The integration of sustainability in the fashion industry is gaining steam. It’s a major challenge that many stakeholders of the industry are taking charge of to instigate change. The sector that’s known for its glitzy glam side is giving a thumbs up for a greener future too, and circular fashion is playing a big role in this. India, with its rich textile culture and craftsmanship, is also taking on this challenge head-on. Though sustainable fashion seems like an achievable benchmark, a circular economy in this sector seems like a farfetched dream. So, to steer the indigenous industry in this direction, R Elan’s ‘Fashion for Earth’ initiative launched the ‘Circular Design Challenge’ last year Lakmé Fashion Week in partnership with the United Nations in India.
Wikipedia defines the circular economy as a regenerative system in which resource input and waste, emission, and energy leakage are minimised by slowing, closing, and narrowing energy and material loops; this can be achieved through long-lasting design, maintenance, repair, reuse, remanufacturing, refurbishing, recycling, and upcycling. When this model is used in the manufacturing process involved in the fashion and textile industry it’s called circular fashion. Now, this is a very tough loop to close and not that easily achievable, but future curators of fashion in India and beyond are diving deep into it and going green.
It is India’s first ever award for sustainability and is a great platform for all fashion/accessory designers and entrepreneurs of India. It’s all about appreciating the efforts of environmentally conscious stakeholders who strive to achieve and complete the model of a circular design. It aims at inspiring innovation and a way of searching for solutions that reduce the environmental impact of the fashion and textile industry.
After more than 900 registrations from over 30 cities across India, 8 designers were shortlisted for the final round. The scrutiny was intense as the criteria were detailed. According to the Circular Design Challenge guidelines, the designers were required to incorporate circular components across the textile value chain in their design through the application of circular-design principles and demonstrate a positive impact on the environment and on society. They were evaluated and scored on the usage of waste in their collection, fashion & aesthetic quotient, business viability/scalability, value chain and collaborations.
These 8 designers were shortlisted on the basis of their collection and how innovatively they used materials from diverse sources of waste including plastics. Pozruh by Aiman Sabri, Bareek by Aman Singh, IRO IRO by Bhaavya Goenka, I Was A Sari by Poornima Pande & Stefano Funari, Lifaffa by Kanika Ahuja, Saltpetre by Pooja Monga, Miesu by Seerat Virdi and Doodlage by Kriti Tula managed to fulfil these criteria.
Circularity Elements: Discarded fabric from t-shirt and other cutting waste, end of the line material from own garment manufacturing unit and local scrap dealers, reuse of discarded fabrics, wires, bags as textures and patterns using fabric patching and eco-friendly dyeing/printing and other techniques.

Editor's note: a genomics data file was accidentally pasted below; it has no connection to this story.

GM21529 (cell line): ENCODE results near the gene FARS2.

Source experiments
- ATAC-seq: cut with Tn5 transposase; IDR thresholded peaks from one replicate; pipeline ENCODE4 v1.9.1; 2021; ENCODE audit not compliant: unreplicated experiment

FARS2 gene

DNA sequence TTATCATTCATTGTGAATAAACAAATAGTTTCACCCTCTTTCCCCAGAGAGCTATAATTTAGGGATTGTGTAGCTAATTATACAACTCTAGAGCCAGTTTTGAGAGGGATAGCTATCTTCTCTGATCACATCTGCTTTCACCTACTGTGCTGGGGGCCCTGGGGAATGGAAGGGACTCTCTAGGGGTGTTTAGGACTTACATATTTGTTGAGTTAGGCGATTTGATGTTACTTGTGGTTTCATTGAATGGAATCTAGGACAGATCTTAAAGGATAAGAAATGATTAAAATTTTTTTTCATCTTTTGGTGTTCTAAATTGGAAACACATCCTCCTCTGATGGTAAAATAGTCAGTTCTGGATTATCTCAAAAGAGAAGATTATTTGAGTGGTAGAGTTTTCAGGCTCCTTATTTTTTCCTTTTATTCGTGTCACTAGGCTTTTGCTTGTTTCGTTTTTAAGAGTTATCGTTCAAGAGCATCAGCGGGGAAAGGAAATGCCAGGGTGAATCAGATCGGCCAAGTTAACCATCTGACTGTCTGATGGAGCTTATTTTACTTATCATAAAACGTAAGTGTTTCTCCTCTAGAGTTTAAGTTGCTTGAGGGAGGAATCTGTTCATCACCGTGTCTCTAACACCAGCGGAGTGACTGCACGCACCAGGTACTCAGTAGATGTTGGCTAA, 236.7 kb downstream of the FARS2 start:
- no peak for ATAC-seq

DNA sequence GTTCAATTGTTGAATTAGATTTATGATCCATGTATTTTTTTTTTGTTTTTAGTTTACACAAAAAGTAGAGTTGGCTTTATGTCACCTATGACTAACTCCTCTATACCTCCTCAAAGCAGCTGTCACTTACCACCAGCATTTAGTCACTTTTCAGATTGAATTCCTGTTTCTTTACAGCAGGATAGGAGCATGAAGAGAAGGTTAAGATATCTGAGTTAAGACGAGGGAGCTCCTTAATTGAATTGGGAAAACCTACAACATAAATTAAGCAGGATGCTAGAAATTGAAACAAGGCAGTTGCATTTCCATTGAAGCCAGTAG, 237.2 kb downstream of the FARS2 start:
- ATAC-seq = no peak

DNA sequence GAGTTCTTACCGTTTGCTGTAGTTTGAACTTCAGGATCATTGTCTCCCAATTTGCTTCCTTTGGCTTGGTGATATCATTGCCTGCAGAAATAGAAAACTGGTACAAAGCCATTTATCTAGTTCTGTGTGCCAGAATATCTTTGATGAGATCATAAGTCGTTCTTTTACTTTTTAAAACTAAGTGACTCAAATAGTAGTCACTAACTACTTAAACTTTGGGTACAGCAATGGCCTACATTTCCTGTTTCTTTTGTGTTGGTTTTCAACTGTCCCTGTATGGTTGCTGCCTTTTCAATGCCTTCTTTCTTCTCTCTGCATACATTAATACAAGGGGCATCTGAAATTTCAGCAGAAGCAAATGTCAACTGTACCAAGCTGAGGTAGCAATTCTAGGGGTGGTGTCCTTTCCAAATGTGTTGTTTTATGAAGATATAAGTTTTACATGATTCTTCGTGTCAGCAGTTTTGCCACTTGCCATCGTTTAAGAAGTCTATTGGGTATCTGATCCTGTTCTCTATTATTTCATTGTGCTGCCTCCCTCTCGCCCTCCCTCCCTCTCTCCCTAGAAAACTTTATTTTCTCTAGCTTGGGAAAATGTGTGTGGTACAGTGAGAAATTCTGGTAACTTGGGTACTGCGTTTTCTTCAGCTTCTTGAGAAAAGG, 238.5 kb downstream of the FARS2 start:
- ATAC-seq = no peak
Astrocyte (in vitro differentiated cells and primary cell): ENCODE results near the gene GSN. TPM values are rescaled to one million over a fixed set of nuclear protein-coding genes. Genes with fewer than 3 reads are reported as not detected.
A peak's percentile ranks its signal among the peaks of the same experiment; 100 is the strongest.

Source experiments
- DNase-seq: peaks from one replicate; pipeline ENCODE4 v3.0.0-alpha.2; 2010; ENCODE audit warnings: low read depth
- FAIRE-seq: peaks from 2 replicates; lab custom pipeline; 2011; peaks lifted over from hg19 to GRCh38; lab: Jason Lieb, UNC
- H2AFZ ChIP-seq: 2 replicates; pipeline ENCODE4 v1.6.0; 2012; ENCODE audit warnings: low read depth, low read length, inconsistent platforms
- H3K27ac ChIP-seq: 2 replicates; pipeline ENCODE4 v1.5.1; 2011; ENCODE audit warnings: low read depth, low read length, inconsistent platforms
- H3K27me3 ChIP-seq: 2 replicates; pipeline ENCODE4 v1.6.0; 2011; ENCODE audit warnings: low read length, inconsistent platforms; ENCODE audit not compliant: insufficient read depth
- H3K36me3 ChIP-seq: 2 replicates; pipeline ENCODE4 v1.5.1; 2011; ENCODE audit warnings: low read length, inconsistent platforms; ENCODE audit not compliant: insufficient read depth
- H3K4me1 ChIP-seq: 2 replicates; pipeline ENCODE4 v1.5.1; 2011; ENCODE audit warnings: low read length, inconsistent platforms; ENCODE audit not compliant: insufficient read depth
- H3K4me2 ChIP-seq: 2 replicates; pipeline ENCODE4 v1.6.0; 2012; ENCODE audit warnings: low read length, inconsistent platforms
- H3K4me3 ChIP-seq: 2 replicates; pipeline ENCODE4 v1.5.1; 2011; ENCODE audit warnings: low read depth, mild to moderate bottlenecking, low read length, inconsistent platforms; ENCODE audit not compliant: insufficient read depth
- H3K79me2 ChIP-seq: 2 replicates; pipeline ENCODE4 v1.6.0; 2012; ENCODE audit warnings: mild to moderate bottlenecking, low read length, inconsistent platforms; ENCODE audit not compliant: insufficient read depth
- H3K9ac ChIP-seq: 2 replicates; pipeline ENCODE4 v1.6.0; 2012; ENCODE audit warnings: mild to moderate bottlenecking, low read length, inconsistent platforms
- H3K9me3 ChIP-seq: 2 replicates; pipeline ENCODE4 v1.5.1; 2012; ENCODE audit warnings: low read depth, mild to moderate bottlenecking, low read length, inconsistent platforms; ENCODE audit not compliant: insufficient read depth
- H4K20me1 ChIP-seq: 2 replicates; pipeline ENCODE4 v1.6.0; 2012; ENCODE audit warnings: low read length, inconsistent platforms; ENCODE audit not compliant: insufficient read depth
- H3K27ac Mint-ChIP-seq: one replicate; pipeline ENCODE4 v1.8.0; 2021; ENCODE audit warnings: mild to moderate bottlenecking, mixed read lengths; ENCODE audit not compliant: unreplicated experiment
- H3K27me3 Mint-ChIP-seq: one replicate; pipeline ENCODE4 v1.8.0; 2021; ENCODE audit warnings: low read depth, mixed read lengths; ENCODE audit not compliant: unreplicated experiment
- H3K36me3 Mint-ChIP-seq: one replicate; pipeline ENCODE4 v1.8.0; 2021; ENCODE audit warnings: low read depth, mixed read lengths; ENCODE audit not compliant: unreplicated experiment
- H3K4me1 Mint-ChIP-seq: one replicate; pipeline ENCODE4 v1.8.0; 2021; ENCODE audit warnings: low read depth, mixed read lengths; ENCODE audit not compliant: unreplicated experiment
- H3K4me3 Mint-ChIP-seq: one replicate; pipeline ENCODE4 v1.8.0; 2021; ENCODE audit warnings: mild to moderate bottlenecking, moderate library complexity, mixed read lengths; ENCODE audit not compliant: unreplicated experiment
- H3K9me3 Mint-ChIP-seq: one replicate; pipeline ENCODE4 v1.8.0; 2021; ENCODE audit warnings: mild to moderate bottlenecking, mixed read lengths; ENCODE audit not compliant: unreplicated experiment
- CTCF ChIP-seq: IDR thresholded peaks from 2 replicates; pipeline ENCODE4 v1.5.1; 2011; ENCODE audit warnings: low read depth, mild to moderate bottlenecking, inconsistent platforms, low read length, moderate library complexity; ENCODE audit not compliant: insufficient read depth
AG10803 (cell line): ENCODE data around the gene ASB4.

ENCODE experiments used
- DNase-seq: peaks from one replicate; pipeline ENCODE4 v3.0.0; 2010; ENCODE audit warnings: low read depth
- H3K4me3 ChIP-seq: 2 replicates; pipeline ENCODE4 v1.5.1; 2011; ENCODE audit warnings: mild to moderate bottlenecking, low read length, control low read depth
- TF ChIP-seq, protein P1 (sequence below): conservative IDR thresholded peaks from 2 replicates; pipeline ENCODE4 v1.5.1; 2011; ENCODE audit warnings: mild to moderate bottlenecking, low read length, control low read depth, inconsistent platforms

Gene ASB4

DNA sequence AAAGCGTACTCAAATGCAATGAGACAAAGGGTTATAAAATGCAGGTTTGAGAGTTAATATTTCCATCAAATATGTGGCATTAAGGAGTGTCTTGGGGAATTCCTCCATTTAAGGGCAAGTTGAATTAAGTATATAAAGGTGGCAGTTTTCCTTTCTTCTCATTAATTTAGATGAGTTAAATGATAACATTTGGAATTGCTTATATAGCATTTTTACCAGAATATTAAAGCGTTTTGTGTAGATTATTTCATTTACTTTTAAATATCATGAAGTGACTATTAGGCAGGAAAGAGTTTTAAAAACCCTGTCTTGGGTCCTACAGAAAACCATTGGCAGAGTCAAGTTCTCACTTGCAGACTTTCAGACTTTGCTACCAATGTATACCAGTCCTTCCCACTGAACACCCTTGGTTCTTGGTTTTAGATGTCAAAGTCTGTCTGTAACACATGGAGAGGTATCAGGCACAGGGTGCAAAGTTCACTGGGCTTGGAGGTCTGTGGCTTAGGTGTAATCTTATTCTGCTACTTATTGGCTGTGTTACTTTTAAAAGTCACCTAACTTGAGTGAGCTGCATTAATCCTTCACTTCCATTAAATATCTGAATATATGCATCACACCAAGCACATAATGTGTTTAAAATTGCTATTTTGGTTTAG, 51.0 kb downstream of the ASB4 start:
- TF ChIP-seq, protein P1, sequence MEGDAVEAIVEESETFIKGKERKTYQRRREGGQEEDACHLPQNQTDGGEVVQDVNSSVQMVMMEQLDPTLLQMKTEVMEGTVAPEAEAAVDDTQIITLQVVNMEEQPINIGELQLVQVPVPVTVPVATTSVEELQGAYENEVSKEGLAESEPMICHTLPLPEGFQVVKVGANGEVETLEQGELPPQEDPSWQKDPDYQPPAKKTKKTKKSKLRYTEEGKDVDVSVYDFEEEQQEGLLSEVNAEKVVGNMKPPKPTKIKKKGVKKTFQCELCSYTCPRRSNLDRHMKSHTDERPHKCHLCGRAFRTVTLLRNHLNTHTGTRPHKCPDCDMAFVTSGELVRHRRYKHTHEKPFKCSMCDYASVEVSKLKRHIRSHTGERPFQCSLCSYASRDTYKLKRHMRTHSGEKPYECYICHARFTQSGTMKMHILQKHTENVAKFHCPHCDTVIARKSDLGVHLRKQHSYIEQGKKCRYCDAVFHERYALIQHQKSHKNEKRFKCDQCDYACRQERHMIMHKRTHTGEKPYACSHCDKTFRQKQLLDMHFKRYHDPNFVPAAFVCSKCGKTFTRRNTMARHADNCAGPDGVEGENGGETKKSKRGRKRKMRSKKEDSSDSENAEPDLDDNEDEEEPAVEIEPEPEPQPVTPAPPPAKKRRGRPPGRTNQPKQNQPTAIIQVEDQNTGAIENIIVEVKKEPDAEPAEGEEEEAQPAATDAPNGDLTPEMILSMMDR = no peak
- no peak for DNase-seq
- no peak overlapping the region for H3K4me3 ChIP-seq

Circularity Elements: Waste plastic collected from beaches of Goa that are processed as PET fabrics.
Circularity Elements: Usage of discarded lyocell fabric, recycled cotton and wool, patchwork and panelling of waste fabrics and hand embroidery to fix stains. She also uses zero-waste production techniques at the in-house unit and operates and ethical production unit that works towards empowering women.
Circularity Elements: Usage of discarded cotton and organic silks sourced from local boutiques and factories. She also uses recycled polyester fabric and discarded zippers and buttons.
Circularity Elements: Uses Green Gold fabric by R Elan that is made by recycling PET bottles, Azo-free dyes and buttons made of coconut shells.
Circularity Elements: Usage of hemp and PET fabric, handmade recycled plastic made from recycled polythene bags and discarded industrial fabric. Waste threads are recycled and woven into textiles, recycled HRP is made into embroidered clutches and fabric is dyed using plant dyes.
Circularity Elements: Fabrics are constructed by upcycling pre-loved sarees. The idea behind the collection is to use the waste from one product as surface ornamentation of another.
Circularity Elements: Uses wastage offcuts of cotton, linen and denim. The brand also uses a native fibre called Aakh that is grown without water in Rajasthan and uses natural dyes such as Neel and Kashish from artisans in Bagru.
On the Sustainable Fashion Day at Lakmé Fashion Week Summer Resort 2019, these finalists were judged by eminent figures of the industry—Mickey Boardman, Bandana Tewari, Rahul Mishra, Harsha Vardhan, Atul Bagai and Neha Dhupia. The winner of the Circular Design Challenge Award 2019 was I Was A Sari by Poornima Pande & Stefano Funari. They received a cash prize of ₹20 lakhs and won an opportunity to present their full collection at the next season of Lakmé Fashion Week.
With its first edition itself, Circular Design Challenge has established itself as a platform for encouraging a circular fashion model and inspiring innovation through the process. It also preps the new generation of designers and entrepreneurs to look into a greener and wasteless future. All the participants, the circularity elements they used and the glimpse of their collections that they presented have definitely instilled hope for a better, environment-friendly and ethical fashion industry in India.